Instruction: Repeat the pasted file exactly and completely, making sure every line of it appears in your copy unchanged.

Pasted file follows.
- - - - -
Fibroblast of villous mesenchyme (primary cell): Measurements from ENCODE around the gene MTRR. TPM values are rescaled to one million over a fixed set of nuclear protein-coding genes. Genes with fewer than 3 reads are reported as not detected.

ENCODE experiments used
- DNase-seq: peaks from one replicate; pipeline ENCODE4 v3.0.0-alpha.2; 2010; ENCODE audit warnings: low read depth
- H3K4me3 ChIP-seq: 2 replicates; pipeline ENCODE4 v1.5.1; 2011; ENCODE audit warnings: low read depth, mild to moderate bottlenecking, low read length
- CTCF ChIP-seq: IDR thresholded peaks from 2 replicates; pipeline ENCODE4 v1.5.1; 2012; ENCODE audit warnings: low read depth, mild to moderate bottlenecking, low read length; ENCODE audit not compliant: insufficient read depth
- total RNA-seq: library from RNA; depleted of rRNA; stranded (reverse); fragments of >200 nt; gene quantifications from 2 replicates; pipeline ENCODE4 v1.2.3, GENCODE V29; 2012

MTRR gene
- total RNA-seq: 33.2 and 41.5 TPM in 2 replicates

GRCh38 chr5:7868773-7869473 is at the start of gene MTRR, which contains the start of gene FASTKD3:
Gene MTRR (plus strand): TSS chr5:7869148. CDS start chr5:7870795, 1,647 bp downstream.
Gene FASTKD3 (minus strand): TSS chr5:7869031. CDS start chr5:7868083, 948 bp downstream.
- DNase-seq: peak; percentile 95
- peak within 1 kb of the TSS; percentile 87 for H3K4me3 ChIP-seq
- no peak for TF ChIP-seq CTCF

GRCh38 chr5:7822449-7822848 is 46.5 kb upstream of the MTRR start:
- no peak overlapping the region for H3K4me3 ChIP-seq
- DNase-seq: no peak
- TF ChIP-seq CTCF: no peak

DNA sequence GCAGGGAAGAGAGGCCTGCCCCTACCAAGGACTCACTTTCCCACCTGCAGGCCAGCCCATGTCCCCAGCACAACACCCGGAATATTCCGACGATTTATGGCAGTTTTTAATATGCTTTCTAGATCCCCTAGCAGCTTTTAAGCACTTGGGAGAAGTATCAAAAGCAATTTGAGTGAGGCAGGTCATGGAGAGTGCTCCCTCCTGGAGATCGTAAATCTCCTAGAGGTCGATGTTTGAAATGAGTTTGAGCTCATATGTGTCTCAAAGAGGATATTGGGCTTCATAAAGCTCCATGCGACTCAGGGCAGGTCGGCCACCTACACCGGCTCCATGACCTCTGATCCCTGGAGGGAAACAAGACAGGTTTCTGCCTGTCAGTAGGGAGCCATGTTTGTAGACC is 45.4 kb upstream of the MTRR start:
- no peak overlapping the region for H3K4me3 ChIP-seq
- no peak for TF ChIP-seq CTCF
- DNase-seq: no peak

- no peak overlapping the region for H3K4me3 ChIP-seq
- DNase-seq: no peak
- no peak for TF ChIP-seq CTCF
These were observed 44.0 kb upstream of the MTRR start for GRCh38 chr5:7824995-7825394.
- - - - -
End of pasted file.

Fibroblast of villous mesenchyme (primary cell): Measurements from ENCODE around the gene MTRR. TPM values are rescaled to one million over a fixed set of nuclear protein-coding genes. Genes with fewer than 3 reads are reported as not detected.

ENCODE experiments used
- DNase-seq: peaks from one replicate; pipeline ENCODE4 v3.0.0-alpha.2; 2010; ENCODE audit warnings: low read depth
- H3K4me3 ChIP-seq: 2 replicates; pipeline ENCODE4 v1.5.1; 2011; ENCODE audit warnings: low read depth, mild to moderate bottlenecking, low read length
- CTCF ChIP-seq: IDR thresholded peaks from 2 replicates; pipeline ENCODE4 v1.5.1; 2012; ENCODE audit warnings: low read depth, mild to moderate bottlenecking, low read length; ENCODE audit not compliant: insufficient read depth
- total RNA-seq: library from RNA; depleted of rRNA; stranded (reverse); fragments of >200 nt; gene quantifications from 2 replicates; pipeline ENCODE4 v1.2.3, GENCODE V29; 2012

MTRR gene
- total RNA-seq: 33.2 and 41.5 TPM in 2 replicates

GRCh38 chr5:7868773-7869473 is at the start of gene MTRR, which contains the start of gene FASTKD3:
Gene MTRR (plus strand): TSS chr5:7869148. CDS start chr5:7870795, 1,647 bp downstream.
Gene FASTKD3 (minus strand): TSS chr5:7869031. CDS start chr5:7868083, 948 bp downstream.
- DNase-seq: peak; percentile 95
- peak within 1 kb of the TSS; percentile 87 for H3K4me3 ChIP-seq
- no peak for TF ChIP-seq CTCF

GRCh38 chr5:7822449-7822848 is 46.5 kb upstream of the MTRR start:
- no peak overlapping the region for H3K4me3 ChIP-seq
- DNase-seq: no peak
- TF ChIP-seq CTCF: no peak

DNA sequence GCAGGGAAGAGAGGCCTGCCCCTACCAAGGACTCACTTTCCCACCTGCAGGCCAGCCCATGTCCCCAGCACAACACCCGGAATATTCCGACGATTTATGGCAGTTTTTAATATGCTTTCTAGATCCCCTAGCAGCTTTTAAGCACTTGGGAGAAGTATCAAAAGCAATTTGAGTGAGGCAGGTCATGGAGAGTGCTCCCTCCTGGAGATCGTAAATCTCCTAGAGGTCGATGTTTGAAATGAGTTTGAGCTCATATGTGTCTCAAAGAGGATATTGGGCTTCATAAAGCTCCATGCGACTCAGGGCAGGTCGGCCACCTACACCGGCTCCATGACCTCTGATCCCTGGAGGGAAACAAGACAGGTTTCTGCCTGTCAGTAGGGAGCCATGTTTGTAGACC is 45.4 kb upstream of the MTRR start:
- no peak overlapping the region for H3K4me3 ChIP-seq
- no peak for TF ChIP-seq CTCF
- DNase-seq: no peak

- no peak overlapping the region for H3K4me3 ChIP-seq
- DNase-seq: no peak
- no peak for TF ChIP-seq CTCF
These were observed 44.0 kb upstream of the MTRR start for GRCh38 chr5:7824995-7825394.